It seemed to him that these women needed more than a shelter for a night. That was merely a brief respite from the jungle they faced each day. They needed a way to rebuild their lives, the sort of opportunity that men in similar situations – and that women with children – were regularly getting. He came up with a plan to set up houses in which women could come in, find a real home, get vocational training, and go through a re-integration into the dignity of productive living, ultimately leading to independence. Realizing that many, even most of these women had no functional family at all, Fr. Regis thought the best situation would be to set it up so that these houses became real family homes to the women, that after they had moved on into independence, they could still come back to visit, to share holidays with their old family and new residents. This would give all who came through the doors a real family support structure – and the visiting women would be a very definite sign of hope to new residents just getting started on the road to recovery.
Fr. Regis turned to Julia Greeley as inspiration for what he envisioned. Greeley was born a slave in Missouri in the 1840s. After the Civil War she eventually ended up in Denver, working for the family of William Gilpin, the first territorial governor of Colorado. She converted to Catholicism at some point and devoted herself to caring for the poor – at night after spending the day working as housekeeper, cook and nanny for the Gilpin family.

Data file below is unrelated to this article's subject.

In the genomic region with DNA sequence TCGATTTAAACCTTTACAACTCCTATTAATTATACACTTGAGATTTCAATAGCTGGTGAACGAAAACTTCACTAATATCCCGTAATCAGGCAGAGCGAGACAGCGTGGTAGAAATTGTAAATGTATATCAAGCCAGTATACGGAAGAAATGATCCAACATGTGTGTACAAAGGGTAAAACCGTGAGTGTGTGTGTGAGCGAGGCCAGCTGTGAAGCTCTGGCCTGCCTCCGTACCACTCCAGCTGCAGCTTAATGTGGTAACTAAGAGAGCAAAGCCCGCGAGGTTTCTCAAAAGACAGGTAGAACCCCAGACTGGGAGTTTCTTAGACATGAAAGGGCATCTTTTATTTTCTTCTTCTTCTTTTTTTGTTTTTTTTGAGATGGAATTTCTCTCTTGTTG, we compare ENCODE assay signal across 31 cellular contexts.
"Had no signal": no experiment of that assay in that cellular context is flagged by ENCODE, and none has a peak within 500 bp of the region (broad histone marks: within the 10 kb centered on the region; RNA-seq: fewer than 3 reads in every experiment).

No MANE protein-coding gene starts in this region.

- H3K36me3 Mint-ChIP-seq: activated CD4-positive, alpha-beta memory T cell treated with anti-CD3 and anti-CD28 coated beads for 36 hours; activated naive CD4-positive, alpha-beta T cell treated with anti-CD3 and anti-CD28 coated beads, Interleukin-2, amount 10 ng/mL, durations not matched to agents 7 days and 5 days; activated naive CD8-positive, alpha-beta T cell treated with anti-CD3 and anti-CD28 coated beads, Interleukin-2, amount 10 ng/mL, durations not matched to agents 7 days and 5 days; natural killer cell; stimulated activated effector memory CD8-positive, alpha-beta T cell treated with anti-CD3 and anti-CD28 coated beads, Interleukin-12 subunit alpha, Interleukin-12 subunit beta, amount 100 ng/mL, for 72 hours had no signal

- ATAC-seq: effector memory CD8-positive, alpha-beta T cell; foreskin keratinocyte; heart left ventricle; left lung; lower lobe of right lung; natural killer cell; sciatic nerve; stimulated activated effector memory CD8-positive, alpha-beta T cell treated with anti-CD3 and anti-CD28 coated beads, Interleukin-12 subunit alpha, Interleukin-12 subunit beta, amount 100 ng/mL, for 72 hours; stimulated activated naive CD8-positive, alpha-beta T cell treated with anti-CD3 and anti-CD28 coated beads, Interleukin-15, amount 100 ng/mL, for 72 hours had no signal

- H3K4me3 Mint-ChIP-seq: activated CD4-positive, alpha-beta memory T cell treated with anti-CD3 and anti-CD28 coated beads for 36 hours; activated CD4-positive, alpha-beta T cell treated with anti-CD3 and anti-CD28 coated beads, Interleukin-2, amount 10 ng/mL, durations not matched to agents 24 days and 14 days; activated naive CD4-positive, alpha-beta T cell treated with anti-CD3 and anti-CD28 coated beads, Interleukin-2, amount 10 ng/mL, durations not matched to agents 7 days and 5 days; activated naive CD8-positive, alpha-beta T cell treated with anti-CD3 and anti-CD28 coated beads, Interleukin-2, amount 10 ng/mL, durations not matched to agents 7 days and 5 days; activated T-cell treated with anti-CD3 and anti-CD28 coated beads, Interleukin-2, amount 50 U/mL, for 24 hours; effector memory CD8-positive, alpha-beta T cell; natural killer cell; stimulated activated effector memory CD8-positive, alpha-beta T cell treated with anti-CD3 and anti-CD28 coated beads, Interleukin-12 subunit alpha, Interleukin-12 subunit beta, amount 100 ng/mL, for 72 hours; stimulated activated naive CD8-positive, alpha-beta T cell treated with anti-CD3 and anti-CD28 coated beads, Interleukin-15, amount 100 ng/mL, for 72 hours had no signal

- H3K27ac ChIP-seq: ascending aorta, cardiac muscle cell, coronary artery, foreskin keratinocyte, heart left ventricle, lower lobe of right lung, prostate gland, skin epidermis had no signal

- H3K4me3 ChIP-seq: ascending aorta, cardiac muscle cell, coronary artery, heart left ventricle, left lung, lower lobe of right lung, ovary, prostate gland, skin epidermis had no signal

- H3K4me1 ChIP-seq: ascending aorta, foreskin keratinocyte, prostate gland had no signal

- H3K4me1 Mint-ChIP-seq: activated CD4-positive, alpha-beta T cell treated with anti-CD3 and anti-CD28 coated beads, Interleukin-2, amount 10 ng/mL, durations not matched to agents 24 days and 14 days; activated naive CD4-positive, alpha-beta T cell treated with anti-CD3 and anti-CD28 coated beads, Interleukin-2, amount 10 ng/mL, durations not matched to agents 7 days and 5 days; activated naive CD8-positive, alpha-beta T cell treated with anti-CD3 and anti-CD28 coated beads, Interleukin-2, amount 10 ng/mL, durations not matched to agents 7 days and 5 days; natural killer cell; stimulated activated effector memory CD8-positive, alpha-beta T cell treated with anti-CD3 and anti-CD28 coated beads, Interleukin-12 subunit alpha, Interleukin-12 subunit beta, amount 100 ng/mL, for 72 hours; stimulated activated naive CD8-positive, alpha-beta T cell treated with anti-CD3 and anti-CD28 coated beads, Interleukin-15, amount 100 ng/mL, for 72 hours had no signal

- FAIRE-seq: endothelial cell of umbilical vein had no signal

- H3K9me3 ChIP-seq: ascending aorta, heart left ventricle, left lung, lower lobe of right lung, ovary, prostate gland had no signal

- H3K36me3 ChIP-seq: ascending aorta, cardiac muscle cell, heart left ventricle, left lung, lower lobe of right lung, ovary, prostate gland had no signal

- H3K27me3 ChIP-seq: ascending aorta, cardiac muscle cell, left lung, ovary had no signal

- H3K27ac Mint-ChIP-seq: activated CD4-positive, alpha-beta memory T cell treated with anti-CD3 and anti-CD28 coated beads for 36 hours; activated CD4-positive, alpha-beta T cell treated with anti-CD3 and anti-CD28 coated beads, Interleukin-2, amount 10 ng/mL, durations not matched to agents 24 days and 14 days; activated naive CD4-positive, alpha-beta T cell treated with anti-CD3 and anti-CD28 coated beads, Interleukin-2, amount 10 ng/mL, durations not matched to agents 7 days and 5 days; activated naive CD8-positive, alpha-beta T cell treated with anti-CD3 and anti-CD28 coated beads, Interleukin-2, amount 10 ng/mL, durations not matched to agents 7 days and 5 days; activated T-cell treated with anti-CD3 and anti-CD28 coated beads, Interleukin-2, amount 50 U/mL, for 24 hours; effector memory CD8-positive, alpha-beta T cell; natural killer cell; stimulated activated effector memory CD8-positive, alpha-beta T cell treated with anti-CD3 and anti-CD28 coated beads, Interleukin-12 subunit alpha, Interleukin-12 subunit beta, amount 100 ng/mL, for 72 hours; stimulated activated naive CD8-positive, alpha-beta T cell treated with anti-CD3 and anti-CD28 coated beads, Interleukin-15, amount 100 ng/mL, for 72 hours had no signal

She would go around collecting food and clothing from well-to-do families and then, pulling her little red wagon behind her, spend her evenings delivering hope, both the spiritual and concrete kind, to families in need throughout the city. She kept at it until shortly before her death in 1918. Fr. Regis advocates for her canonization and has dedicated his project to her.
He took his idea to Denver’s then Archbishop, Charles Chaput, who encouraged him to carry it out. Chaput has since been appointed Archbishop of Philadelphia. The Archdiocese continues to support the initiative, while Fr. Regis remains enthusiastic – and as the folks in the hospice, the prisons, EWTN, among Mother Teresa’s nuns, and in his own Capuchin order could testify, Fr. Regis’ enthusiasm is a force of nature.